Art for the Asking: 60 Years of the Graphic Arts Loan Collection at the Morrison Library

    Until 6:00 pm | 10/05/2018

    Speakers: Lauren Kroiz, Professor, UC Berkeley History of Art Department; Keith Cranmer, Bay Area Printmaker; Randy Hussong, Lecturer, UC Berkeley Art Practice Department

    Sponsor: Library

    The reception for the exhibition Art for the Asking: 60 Years of the Graphic Arts Loan Collection at the Morrison Library will be Friday, October 5th from 4-6pm in the Morrison Library. The reception will feature talks by Professor Lauren Kroiz of the UC Berkeley History of Art Department and Bay Area printmaker Keith Cranmer. There well also be a tour of the exhibition at 4pm and 5:30pm by UC Berkeley History of Art graduate student Ramon De Santiago.

    A pre-reception event will take place from 2-3:30pm in the Printmaking Studio (265 Kroeber Hall) where artist and Lecturer in the UC Berkeley Art Practice Department Randy Hussong will give a demonstration and talk about the printmaking process. Participants will have the option of printing their own souvenir prints for the reception in the Printmaking Studio at this event.

    Both of these events are open to the public.

    Details:
    Friday, October 5th

    Pre-Reception Printmaking Event
    2-3:30pm
    Printmaking Studio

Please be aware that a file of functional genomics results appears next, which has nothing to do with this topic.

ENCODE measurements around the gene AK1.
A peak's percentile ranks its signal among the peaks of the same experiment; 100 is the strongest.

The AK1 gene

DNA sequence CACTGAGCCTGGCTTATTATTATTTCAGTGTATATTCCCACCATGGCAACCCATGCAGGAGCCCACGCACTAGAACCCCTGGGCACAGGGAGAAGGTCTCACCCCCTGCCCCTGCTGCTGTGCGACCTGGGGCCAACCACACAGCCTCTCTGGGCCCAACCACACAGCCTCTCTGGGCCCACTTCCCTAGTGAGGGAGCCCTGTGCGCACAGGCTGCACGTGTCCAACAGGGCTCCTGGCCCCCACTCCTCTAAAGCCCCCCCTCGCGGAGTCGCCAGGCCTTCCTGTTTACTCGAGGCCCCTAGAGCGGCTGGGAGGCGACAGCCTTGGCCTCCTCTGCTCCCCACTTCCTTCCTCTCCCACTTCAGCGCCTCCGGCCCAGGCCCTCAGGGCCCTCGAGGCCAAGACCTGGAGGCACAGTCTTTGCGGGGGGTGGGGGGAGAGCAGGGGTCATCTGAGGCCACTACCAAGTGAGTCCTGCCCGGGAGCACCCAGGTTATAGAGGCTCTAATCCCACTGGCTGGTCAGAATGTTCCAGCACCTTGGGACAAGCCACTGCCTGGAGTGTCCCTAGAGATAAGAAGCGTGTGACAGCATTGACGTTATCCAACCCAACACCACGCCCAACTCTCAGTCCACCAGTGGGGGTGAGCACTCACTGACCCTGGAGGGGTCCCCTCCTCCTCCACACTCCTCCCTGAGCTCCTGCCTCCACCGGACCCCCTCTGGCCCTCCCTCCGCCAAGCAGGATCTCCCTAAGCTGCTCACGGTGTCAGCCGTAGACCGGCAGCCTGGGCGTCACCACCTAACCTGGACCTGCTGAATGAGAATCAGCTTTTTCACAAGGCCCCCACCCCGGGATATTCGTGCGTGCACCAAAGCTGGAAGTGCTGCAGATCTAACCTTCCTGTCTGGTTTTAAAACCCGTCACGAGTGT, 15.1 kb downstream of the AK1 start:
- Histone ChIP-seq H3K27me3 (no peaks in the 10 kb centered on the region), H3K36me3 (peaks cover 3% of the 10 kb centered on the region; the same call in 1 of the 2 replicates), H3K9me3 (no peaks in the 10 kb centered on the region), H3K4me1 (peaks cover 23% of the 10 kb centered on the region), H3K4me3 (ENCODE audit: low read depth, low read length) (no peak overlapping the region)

265 Kroeber Hall

    Exhibition Reception and Tour
    4-6pm
    Morrison Library
    101 Doe Library

    Art for the Asking: 60 Years of the Graphic Arts Loan Collection at the Morrison Library will be up in Doe Library’s Brown Gallery until March 1st, 2019. This exhibition celebrates 60 years of the Graphic Arts Loan Collection, and includes prints in the collection that have not been seen in 20 years, as well as prints that are now owned by the Berkeley Art Museum. There are also cases dedicated to the history of printmaking told through prints in the Graphic Arts Loan Collection and cases devoted to the different printmaking processes.

    Event Contact: libraryevents@berkeley.edu, 510-642-3671

  • Vasari's Words: Douglas Biow and Henrike Lange in conversation

    Until 7:00 pm | 10/03/2018

    Join us for a conversation with Douglas Biow, Superior Oil Company-Linward Shivers Centennial Professor in Medieval and Renaissance Studies, UT Austin and Henrike Christiane Lange, Assistant Professor, Italian Studies and History of Art, UC Berkeley. 

    Sponsored by Institute of European Studies, Department of Italian Studies, Department of History, Department of History of Art, D.E. in Renaissance and Early Modern Studies.